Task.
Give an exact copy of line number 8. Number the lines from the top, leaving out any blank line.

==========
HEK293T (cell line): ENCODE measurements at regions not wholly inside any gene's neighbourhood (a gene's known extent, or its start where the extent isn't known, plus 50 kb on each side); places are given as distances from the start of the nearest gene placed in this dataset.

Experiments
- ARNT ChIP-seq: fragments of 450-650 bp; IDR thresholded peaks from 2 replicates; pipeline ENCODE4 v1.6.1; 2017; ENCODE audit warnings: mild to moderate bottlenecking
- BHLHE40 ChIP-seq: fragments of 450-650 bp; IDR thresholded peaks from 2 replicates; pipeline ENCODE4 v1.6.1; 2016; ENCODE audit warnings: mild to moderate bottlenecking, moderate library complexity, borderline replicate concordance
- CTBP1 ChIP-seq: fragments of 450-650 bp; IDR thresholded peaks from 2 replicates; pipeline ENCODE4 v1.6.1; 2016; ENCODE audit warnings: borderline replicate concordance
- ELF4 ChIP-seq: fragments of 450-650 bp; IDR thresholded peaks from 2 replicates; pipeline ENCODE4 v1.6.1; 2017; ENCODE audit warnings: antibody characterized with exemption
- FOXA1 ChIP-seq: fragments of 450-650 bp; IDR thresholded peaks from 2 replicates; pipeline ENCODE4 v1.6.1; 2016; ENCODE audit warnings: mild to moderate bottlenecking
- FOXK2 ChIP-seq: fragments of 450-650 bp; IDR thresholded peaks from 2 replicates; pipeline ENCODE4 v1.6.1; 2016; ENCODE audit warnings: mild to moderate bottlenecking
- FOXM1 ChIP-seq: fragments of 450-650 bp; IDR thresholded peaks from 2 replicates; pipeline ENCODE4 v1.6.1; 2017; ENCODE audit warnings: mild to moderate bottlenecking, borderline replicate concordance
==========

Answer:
- FOXK2 ChIP-seq: fragments of 450-650 bp; IDR thresholded peaks from 2 replicates; pipeline ENCODE4 v1.6.1; 2016; ENCODE audit warnings: mild to moderate bottlenecking